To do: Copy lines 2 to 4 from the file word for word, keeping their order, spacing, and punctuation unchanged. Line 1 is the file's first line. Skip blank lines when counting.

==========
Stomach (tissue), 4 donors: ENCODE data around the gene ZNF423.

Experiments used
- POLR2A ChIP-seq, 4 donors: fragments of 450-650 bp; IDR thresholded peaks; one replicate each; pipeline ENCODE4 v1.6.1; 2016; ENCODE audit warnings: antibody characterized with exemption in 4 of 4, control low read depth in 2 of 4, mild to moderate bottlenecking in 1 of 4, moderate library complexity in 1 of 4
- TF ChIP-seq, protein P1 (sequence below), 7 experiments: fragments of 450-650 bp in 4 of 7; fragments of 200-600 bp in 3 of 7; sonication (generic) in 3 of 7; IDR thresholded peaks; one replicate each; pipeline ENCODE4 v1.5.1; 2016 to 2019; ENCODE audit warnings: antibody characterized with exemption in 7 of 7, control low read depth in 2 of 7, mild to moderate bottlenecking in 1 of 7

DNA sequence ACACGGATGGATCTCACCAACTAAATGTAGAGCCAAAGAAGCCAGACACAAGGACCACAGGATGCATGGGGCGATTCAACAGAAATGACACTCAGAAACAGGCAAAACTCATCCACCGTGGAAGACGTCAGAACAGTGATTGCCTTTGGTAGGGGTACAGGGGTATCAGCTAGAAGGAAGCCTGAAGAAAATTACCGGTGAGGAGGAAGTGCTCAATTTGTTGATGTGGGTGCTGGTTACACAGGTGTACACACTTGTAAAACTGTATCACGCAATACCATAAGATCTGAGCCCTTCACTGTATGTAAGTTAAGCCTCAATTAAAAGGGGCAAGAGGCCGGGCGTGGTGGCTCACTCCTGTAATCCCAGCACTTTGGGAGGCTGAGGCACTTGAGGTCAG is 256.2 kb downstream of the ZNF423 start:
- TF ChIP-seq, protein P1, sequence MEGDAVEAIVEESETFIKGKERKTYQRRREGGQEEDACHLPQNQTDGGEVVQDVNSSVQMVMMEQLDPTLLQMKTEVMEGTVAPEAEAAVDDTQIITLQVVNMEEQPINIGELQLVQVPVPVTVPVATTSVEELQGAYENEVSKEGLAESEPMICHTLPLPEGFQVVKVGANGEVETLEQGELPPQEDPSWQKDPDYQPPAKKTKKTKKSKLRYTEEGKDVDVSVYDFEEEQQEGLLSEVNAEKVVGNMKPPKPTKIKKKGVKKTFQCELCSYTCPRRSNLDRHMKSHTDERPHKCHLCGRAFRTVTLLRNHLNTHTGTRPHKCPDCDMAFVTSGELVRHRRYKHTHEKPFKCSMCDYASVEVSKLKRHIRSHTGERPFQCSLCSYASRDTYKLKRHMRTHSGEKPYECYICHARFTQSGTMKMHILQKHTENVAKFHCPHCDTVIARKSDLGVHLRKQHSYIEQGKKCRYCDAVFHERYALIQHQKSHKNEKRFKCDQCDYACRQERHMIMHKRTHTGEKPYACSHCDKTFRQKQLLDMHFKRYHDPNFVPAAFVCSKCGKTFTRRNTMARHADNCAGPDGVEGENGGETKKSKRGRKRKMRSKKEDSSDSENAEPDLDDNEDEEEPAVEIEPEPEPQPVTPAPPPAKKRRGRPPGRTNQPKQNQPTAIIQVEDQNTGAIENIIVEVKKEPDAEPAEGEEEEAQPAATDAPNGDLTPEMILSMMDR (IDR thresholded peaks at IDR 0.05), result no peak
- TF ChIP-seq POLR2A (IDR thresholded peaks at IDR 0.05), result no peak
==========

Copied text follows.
Experiments used
- POLR2A ChIP-seq, 4 donors: fragments of 450-650 bp; IDR thresholded peaks; one replicate each; pipeline ENCODE4 v1.6.1; 2016; ENCODE audit warnings: antibody characterized with exemption in 4 of 4, control low read depth in 2 of 4, mild to moderate bottlenecking in 1 of 4, moderate library complexity in 1 of 4
- TF ChIP-seq, protein P1 (sequence below), 7 experiments: fragments of 450-650 bp in 4 of 7; fragments of 200-600 bp in 3 of 7; sonication (generic) in 3 of 7; IDR thresholded peaks; one replicate each; pipeline ENCODE4 v1.5.1; 2016 to 2019; ENCODE audit warnings: antibody characterized with exemption in 7 of 7, control low read depth in 2 of 7, mild to moderate bottlenecking in 1 of 7